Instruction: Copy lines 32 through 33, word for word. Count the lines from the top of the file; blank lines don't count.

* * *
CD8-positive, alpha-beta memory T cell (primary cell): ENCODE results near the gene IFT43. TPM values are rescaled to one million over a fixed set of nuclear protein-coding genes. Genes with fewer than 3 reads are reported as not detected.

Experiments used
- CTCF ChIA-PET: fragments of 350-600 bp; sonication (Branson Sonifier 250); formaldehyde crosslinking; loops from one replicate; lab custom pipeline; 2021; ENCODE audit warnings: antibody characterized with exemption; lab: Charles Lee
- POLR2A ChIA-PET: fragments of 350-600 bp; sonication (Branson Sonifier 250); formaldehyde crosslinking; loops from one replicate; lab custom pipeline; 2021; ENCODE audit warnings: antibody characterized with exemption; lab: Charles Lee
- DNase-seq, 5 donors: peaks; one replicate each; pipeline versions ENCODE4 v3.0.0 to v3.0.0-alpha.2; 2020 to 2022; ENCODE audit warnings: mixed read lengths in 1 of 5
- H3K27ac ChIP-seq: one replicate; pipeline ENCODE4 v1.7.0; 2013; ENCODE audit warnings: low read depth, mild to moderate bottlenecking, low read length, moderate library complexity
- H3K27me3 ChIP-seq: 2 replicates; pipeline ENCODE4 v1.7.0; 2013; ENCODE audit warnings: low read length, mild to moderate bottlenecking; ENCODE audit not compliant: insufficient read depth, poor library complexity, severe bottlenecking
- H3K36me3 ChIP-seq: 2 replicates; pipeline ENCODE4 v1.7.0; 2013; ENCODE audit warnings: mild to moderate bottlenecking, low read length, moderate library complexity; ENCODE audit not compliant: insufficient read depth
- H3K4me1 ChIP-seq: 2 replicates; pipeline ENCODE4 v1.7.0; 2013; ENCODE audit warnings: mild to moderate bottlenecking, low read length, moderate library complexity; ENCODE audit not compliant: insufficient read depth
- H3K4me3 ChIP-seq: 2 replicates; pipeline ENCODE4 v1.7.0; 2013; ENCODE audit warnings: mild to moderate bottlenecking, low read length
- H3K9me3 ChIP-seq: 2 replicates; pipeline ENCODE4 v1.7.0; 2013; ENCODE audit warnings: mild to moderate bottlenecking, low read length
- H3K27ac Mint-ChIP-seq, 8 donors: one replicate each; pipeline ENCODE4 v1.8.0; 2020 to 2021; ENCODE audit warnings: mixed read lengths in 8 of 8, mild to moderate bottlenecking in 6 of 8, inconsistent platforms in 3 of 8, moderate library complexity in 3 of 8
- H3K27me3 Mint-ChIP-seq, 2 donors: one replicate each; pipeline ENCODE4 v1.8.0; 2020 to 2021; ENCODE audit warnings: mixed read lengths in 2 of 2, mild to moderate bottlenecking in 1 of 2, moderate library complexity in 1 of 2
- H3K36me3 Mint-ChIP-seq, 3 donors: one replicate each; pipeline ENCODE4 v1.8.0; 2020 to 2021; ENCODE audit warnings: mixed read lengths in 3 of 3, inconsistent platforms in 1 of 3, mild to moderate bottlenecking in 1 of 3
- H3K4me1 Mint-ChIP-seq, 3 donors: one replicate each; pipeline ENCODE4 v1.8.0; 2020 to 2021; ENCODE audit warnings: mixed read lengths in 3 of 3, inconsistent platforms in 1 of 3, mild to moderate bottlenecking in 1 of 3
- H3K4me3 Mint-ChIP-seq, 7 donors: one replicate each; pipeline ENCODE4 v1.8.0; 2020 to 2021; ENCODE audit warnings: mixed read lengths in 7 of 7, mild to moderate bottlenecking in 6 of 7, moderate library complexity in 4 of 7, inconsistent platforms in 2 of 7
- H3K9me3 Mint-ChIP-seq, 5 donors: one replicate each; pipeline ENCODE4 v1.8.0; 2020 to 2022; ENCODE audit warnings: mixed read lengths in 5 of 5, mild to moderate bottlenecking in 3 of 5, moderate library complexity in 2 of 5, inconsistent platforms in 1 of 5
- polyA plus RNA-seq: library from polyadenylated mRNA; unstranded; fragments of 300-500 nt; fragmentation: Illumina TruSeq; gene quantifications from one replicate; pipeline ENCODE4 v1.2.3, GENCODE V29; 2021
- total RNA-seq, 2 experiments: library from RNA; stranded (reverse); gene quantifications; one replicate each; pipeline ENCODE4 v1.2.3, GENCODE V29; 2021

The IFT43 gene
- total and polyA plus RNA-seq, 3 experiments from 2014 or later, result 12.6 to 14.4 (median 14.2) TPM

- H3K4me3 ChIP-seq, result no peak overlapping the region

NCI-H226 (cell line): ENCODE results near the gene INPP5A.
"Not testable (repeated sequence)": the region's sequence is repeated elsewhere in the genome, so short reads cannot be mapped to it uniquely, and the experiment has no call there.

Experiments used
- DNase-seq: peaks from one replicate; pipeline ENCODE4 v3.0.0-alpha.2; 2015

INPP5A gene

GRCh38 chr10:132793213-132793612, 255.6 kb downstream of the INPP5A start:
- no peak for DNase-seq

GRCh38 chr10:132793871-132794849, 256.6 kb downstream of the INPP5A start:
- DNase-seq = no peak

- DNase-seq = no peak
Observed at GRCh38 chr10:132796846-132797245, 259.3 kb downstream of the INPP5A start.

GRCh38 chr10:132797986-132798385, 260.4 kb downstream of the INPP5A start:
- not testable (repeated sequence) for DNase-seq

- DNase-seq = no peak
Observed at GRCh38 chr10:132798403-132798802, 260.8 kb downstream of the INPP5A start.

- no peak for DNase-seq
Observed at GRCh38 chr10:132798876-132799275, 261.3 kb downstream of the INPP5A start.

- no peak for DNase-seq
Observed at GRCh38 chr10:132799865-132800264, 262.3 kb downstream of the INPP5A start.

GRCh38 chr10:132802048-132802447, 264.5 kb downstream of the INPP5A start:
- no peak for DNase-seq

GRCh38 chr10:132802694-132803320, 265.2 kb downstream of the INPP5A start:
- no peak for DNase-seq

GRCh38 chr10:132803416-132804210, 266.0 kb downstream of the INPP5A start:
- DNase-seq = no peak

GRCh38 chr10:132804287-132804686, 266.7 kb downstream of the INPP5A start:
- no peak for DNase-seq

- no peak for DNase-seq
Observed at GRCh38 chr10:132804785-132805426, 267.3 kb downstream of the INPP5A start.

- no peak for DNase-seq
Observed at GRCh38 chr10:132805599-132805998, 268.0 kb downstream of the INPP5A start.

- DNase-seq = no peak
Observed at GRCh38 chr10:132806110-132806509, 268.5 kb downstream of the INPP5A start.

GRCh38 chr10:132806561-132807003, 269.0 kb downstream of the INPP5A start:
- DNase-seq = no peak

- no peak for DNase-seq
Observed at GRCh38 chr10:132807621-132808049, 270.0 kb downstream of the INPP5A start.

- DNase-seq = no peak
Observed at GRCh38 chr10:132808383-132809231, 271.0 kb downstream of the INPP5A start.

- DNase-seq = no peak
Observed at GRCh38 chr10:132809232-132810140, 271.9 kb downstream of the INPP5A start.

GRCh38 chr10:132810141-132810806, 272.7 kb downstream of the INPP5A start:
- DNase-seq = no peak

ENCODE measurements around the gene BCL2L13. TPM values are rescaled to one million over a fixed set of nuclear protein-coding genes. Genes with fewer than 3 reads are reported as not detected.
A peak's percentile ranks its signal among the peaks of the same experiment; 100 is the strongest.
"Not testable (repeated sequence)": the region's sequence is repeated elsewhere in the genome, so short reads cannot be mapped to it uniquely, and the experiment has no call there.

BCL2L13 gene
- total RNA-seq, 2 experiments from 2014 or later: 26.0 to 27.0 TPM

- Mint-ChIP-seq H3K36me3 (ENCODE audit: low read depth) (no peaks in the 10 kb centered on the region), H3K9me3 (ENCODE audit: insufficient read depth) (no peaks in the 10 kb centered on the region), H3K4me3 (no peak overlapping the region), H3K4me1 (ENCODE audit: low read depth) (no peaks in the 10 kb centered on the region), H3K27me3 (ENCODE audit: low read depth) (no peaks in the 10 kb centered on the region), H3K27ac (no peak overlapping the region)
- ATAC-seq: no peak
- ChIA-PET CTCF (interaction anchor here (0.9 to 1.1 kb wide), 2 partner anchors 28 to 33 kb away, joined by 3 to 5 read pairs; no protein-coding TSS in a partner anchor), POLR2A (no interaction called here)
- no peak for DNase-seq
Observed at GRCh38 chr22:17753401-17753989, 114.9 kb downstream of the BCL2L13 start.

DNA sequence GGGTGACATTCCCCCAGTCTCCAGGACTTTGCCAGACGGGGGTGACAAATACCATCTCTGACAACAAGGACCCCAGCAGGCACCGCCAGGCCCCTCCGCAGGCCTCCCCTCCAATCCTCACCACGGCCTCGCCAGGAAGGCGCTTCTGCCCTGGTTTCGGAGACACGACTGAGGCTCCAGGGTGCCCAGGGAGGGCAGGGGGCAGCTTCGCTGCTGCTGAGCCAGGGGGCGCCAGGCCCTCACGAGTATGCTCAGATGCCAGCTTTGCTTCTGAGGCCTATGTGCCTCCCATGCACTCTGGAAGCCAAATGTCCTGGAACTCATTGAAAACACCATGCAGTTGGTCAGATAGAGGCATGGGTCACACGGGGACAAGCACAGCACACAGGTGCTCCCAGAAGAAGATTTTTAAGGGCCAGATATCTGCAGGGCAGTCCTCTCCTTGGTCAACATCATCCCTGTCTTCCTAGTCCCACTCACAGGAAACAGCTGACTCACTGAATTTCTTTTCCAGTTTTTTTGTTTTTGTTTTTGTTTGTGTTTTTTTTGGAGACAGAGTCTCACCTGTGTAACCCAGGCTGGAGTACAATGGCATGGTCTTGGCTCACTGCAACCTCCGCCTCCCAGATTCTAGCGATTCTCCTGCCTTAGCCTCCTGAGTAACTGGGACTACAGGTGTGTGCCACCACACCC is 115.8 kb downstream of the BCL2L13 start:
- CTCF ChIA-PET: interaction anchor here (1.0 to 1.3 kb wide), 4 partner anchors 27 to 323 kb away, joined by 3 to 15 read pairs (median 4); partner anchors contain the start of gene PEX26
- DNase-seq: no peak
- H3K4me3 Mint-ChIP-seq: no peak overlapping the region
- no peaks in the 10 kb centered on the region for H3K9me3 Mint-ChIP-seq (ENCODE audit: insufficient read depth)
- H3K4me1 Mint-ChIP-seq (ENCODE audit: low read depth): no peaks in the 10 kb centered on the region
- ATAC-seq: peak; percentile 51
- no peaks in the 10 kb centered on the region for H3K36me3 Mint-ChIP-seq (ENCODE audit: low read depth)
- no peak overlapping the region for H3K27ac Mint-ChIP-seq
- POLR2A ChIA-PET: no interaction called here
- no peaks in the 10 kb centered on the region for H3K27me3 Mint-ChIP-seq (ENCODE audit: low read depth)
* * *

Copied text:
- DNase-seq = no peak
Observed at GRCh38 chr10:132796846-132797245, 259.3 kb downstream of the INPP5A start.